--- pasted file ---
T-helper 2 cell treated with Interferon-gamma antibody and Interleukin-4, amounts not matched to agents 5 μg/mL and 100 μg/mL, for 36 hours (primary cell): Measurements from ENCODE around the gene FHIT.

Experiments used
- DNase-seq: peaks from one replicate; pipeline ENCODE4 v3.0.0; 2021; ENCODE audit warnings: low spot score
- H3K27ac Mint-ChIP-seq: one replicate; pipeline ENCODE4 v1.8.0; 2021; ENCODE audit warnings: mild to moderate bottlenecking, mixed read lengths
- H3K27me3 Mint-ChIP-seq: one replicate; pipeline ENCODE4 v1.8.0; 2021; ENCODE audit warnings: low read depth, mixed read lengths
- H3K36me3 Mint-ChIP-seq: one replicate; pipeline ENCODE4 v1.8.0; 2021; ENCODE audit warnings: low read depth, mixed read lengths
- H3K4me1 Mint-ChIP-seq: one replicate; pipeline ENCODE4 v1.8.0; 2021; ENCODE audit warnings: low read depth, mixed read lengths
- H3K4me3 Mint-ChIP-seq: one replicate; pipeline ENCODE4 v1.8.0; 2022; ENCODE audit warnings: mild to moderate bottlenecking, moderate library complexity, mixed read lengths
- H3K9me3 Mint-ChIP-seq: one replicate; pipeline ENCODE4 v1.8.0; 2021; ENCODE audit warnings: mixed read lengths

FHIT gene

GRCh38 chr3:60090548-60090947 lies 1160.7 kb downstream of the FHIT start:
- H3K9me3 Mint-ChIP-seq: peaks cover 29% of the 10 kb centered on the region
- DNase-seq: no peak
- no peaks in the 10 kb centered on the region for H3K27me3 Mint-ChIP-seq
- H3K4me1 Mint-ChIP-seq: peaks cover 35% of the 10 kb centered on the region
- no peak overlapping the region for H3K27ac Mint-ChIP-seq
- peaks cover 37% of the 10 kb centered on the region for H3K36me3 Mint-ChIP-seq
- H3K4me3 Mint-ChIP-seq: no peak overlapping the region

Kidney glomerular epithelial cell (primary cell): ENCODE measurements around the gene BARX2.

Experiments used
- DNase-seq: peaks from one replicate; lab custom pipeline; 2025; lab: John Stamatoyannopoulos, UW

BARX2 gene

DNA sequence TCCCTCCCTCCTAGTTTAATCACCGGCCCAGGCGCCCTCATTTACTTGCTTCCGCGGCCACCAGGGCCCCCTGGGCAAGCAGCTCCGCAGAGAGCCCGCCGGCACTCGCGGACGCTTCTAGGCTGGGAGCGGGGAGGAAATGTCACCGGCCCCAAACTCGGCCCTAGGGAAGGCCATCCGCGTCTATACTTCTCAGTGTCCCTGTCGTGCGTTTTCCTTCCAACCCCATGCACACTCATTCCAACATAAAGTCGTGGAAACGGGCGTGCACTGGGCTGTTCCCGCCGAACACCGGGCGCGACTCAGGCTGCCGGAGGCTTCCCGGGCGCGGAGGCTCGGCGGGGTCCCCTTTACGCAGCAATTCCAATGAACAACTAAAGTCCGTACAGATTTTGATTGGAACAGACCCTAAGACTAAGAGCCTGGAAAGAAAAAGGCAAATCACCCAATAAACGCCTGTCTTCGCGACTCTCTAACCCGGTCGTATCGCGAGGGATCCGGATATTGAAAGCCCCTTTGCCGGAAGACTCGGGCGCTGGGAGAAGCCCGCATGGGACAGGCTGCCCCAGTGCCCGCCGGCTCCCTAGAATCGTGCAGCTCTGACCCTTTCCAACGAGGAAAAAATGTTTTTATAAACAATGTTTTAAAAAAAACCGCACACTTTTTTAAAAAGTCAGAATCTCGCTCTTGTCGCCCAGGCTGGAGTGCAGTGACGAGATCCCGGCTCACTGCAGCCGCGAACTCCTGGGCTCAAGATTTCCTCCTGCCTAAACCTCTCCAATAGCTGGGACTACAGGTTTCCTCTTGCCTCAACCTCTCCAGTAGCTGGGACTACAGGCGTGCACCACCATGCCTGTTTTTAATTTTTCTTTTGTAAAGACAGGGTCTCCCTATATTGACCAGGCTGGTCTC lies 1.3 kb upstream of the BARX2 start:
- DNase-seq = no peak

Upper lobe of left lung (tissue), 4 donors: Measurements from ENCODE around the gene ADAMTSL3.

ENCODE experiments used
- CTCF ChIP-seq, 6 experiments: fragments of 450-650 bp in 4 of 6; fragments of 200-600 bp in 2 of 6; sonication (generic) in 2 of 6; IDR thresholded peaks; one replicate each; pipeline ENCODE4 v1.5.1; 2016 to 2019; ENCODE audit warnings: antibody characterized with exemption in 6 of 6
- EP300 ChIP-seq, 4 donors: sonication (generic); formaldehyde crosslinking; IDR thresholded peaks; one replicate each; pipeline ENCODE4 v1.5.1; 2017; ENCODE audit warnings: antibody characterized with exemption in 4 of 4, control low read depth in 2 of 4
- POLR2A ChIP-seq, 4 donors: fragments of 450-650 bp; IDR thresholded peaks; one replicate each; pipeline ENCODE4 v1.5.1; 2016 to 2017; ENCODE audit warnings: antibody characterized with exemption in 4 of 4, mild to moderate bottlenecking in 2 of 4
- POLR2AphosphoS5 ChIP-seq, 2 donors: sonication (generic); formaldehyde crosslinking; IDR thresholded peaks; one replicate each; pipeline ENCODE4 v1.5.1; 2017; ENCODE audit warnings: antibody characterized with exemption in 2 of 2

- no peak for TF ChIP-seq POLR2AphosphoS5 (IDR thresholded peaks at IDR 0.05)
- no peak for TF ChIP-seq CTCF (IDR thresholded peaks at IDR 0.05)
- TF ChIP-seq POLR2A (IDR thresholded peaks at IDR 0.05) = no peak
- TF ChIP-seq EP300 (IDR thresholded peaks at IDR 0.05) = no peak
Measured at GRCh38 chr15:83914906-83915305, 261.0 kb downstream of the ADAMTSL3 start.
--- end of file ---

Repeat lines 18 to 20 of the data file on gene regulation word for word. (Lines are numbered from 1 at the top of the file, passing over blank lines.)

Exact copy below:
- H3K4me3 Mint-ChIP-seq: no peak overlapping the region

Kidney glomerular epithelial cell (primary cell): ENCODE measurements around the gene BARX2.

Experiments used